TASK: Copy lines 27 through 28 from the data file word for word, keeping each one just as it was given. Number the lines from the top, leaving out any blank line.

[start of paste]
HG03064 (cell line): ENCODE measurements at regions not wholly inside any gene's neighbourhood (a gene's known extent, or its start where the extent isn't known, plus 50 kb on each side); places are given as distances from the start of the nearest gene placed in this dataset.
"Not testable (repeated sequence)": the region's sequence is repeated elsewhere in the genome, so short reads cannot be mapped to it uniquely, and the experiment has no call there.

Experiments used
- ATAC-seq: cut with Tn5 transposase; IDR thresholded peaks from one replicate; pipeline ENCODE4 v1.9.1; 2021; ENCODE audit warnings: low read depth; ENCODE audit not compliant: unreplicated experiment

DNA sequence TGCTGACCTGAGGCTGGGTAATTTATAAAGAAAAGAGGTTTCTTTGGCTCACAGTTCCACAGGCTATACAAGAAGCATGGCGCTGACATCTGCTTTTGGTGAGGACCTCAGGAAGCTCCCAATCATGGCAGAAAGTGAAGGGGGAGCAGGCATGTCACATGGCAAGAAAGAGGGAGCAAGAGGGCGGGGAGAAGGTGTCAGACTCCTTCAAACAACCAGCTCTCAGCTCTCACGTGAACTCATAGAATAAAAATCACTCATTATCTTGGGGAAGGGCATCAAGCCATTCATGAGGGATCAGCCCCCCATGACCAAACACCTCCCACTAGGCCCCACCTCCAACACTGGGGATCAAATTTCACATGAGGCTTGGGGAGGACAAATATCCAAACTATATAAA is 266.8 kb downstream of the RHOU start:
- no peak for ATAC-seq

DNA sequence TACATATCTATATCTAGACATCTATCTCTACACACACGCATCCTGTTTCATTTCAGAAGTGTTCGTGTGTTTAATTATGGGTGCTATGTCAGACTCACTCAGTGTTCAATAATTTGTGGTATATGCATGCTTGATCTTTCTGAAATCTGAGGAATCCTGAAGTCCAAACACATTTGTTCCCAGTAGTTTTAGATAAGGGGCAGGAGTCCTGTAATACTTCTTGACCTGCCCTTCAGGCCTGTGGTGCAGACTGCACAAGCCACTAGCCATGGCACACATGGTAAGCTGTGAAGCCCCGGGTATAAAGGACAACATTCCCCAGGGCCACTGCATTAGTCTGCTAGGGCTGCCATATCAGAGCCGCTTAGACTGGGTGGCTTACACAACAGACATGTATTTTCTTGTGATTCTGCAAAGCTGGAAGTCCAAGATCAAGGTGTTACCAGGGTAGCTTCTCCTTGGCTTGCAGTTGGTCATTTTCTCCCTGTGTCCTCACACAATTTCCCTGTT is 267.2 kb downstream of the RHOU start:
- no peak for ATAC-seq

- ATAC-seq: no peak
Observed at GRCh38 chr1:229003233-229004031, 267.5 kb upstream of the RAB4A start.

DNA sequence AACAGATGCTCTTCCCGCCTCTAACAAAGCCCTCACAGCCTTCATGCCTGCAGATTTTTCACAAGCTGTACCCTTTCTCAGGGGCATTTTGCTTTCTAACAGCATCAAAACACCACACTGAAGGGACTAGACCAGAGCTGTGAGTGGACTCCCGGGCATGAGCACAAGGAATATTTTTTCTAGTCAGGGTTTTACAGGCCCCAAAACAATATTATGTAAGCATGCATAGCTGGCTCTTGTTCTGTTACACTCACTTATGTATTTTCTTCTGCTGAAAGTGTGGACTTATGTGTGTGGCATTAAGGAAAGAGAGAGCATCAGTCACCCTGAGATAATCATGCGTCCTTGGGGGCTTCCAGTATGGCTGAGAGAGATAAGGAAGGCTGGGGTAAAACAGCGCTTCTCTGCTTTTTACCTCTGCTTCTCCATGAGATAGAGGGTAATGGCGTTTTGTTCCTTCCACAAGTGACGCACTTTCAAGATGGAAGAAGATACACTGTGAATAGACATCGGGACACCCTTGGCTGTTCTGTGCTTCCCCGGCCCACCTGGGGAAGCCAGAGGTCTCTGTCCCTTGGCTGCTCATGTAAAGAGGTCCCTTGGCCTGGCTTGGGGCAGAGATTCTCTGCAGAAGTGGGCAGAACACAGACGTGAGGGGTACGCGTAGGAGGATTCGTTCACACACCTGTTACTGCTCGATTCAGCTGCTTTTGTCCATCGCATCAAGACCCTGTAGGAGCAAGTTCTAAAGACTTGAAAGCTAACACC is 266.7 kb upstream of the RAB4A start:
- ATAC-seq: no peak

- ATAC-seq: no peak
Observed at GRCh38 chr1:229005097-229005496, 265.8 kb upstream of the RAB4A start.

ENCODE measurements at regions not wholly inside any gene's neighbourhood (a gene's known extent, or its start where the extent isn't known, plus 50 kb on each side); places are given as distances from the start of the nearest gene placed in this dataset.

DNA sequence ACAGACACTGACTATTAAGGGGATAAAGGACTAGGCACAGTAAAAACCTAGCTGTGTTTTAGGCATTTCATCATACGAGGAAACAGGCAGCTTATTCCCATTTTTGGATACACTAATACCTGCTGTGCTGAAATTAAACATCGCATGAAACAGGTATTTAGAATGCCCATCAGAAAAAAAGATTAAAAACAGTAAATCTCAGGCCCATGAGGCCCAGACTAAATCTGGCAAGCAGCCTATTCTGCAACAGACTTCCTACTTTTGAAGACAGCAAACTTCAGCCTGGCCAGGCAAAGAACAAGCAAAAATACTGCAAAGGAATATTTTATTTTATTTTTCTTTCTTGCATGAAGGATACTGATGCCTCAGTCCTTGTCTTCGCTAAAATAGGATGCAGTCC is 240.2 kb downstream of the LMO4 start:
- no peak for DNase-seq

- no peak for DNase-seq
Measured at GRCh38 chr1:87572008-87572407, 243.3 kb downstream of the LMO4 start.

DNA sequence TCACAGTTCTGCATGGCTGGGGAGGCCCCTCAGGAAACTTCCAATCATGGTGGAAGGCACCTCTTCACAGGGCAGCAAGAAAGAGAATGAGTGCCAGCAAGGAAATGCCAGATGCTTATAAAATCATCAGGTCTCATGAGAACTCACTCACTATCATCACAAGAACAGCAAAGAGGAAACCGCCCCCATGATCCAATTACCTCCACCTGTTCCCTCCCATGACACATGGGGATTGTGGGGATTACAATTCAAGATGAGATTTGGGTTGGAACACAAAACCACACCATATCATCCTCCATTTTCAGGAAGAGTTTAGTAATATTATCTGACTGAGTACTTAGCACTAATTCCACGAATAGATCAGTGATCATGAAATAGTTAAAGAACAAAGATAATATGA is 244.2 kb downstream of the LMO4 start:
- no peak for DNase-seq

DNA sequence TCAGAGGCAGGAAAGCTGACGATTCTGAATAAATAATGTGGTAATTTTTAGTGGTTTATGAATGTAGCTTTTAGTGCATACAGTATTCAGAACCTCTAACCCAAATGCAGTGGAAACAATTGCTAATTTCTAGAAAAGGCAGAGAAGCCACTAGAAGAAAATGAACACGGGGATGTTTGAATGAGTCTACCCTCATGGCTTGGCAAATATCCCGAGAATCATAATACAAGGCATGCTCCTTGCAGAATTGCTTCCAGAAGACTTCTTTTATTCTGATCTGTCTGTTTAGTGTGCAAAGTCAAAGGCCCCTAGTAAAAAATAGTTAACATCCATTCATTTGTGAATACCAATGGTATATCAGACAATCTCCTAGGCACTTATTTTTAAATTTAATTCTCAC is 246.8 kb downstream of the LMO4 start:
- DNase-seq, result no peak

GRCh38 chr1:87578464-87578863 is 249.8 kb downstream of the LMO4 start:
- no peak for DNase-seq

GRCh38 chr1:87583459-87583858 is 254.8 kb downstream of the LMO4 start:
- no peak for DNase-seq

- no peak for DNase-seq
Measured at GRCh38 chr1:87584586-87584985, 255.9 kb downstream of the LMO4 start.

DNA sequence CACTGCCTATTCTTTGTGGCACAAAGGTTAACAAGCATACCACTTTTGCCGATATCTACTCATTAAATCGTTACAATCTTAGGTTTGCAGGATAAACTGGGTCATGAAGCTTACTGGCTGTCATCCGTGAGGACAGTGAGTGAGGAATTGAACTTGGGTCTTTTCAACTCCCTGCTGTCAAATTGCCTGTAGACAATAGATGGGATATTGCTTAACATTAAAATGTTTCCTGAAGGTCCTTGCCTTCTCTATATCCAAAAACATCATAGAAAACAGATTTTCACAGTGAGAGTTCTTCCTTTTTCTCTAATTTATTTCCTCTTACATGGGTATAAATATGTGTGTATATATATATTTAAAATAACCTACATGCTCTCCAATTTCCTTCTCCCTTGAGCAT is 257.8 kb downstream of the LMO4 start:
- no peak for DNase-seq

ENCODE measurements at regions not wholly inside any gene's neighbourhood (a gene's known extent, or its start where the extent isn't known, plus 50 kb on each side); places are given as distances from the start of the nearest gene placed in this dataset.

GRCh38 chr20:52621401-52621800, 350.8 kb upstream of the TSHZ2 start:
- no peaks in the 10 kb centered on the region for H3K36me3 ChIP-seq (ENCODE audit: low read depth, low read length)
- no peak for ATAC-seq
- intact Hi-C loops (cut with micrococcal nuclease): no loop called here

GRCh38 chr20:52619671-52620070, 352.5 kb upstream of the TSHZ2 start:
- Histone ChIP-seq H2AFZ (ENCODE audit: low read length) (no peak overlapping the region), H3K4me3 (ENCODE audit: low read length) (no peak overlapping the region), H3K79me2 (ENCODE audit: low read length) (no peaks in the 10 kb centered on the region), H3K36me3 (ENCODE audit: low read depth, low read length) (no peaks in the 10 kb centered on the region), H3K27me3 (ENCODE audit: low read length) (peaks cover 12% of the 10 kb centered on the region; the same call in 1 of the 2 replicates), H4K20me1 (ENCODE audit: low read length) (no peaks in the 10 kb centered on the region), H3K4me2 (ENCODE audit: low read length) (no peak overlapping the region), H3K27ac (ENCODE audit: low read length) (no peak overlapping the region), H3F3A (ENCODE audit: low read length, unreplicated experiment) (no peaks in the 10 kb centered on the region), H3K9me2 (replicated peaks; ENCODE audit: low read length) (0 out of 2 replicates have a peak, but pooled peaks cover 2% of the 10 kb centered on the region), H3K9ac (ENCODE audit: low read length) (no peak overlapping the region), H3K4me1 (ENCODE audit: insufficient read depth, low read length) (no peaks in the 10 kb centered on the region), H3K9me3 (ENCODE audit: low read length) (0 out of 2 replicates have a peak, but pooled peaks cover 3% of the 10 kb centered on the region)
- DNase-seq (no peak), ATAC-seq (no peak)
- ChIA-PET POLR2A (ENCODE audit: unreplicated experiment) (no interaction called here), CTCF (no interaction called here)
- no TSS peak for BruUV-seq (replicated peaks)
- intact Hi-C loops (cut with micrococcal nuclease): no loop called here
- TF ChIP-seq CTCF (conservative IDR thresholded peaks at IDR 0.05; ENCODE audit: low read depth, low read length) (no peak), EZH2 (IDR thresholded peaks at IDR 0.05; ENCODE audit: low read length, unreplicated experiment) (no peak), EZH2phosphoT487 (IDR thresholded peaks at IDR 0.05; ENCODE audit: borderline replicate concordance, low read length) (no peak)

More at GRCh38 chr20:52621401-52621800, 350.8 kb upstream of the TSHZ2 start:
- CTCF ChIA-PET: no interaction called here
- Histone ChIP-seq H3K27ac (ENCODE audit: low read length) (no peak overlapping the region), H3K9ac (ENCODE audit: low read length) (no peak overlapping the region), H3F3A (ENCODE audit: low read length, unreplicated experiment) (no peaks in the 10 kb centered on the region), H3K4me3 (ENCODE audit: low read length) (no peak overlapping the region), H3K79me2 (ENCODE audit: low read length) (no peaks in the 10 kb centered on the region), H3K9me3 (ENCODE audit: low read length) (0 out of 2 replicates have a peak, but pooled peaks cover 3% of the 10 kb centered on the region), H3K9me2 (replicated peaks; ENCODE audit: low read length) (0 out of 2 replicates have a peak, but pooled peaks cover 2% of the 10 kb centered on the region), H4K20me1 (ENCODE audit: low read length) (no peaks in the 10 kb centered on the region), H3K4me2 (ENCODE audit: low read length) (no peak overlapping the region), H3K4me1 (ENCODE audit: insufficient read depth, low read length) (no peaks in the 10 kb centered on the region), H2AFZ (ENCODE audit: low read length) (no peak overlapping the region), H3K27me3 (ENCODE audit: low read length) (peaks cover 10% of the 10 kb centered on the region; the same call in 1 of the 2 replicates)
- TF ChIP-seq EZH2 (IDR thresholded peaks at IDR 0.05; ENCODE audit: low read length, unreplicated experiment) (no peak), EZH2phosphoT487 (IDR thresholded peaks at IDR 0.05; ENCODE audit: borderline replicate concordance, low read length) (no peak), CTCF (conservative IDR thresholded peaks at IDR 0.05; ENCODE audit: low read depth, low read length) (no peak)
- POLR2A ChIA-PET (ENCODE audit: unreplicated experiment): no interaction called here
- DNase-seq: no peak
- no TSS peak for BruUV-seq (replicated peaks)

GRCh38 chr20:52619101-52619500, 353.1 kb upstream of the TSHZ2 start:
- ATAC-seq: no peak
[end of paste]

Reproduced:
- no peak for DNase-seq

- no peak for DNase-seq